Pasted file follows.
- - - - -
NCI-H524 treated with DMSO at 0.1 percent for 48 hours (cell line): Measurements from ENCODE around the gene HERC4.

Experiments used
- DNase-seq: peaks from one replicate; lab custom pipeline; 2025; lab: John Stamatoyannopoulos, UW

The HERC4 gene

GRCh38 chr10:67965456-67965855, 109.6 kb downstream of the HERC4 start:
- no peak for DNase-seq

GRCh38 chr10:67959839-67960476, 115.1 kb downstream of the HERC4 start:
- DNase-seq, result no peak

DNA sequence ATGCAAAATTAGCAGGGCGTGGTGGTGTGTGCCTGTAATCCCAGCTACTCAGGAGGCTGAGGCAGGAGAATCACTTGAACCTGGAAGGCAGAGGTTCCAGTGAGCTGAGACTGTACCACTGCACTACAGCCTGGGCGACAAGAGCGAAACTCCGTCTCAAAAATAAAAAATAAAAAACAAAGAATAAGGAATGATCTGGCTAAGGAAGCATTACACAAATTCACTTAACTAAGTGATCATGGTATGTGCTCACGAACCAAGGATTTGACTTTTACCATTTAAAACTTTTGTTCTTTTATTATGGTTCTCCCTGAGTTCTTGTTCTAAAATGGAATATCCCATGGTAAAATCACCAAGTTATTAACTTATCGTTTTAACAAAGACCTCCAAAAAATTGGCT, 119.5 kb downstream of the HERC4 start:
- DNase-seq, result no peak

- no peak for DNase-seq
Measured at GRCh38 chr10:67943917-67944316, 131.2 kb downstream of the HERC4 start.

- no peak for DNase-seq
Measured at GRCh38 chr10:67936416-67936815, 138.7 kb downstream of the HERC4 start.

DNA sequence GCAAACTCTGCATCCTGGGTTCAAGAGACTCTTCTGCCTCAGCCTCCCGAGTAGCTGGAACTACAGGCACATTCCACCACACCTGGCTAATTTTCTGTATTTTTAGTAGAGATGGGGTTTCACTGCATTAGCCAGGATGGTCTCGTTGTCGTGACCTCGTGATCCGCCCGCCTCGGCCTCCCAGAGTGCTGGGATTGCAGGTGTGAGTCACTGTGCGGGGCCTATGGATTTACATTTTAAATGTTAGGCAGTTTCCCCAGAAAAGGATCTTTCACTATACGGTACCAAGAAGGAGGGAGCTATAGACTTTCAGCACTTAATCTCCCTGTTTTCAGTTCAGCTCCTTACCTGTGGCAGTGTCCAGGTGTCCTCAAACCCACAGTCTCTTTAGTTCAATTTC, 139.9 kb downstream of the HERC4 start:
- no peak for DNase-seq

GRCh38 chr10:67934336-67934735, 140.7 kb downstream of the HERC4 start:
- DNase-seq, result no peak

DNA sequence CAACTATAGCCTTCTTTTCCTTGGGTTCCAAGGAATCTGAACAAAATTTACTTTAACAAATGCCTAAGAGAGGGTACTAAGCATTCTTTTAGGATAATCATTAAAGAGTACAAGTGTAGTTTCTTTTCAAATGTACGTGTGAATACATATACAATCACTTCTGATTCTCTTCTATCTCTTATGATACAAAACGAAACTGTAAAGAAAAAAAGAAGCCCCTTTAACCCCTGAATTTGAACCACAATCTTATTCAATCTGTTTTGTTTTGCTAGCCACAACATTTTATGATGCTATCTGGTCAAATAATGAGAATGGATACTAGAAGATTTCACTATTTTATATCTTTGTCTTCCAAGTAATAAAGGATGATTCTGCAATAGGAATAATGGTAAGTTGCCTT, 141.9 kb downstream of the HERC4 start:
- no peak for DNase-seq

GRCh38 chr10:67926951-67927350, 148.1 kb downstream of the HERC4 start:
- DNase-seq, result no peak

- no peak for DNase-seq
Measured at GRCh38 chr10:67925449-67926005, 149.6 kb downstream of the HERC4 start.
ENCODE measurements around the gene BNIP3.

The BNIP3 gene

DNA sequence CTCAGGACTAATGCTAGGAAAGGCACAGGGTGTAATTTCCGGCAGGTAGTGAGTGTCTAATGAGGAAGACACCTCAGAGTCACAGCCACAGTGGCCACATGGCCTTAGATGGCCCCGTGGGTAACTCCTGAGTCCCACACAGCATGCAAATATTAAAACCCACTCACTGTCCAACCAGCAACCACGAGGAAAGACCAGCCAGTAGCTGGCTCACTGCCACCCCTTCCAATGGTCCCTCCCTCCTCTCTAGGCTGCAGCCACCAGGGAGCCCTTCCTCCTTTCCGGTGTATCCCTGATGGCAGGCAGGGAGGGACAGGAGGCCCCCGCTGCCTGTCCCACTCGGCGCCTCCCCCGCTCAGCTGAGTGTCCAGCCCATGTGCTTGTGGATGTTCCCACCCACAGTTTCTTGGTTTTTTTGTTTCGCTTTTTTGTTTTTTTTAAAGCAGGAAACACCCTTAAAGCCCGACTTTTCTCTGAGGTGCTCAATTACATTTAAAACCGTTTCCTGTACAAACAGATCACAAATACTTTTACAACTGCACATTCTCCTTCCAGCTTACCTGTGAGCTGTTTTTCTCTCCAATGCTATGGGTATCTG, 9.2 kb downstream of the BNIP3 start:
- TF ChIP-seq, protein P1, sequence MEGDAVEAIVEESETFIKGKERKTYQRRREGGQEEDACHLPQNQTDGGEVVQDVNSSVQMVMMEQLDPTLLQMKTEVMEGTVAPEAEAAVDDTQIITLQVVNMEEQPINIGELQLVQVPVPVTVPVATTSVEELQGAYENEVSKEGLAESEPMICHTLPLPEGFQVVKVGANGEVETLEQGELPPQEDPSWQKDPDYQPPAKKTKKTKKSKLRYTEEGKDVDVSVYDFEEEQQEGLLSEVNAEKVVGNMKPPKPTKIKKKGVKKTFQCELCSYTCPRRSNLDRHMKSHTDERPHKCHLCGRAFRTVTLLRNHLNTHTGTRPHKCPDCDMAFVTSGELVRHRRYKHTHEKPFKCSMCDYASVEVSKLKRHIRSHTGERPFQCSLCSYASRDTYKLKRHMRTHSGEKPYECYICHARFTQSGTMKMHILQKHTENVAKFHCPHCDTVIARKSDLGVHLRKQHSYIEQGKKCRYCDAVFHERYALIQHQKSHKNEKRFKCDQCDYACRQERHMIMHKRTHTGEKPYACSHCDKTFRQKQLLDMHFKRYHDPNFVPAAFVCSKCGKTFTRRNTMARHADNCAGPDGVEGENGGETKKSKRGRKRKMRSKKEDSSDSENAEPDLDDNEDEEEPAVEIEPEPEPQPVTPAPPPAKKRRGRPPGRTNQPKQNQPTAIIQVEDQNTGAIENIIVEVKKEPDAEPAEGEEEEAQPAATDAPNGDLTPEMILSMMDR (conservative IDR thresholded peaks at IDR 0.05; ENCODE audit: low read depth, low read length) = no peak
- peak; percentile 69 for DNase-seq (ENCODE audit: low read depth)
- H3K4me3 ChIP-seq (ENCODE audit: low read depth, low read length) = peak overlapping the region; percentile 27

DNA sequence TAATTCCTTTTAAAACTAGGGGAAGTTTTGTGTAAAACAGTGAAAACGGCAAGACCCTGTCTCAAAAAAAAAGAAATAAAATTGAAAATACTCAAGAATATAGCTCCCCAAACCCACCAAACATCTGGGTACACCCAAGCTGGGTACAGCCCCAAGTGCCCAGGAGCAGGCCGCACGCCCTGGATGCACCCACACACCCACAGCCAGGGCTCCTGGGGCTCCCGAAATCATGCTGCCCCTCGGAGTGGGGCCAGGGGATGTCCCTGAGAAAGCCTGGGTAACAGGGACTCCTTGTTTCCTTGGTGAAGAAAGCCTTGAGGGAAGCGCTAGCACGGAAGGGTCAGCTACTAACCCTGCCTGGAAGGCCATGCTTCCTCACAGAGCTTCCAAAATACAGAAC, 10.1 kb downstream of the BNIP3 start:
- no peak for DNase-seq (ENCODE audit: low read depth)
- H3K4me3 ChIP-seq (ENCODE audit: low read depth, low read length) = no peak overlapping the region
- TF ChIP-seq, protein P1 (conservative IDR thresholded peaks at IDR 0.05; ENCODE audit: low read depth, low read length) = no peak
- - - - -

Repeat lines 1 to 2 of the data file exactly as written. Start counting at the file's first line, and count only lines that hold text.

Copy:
NCI-H524 treated with DMSO at 0.1 percent for 48 hours (cell line): Measurements from ENCODE around the gene HERC4.

Experiments used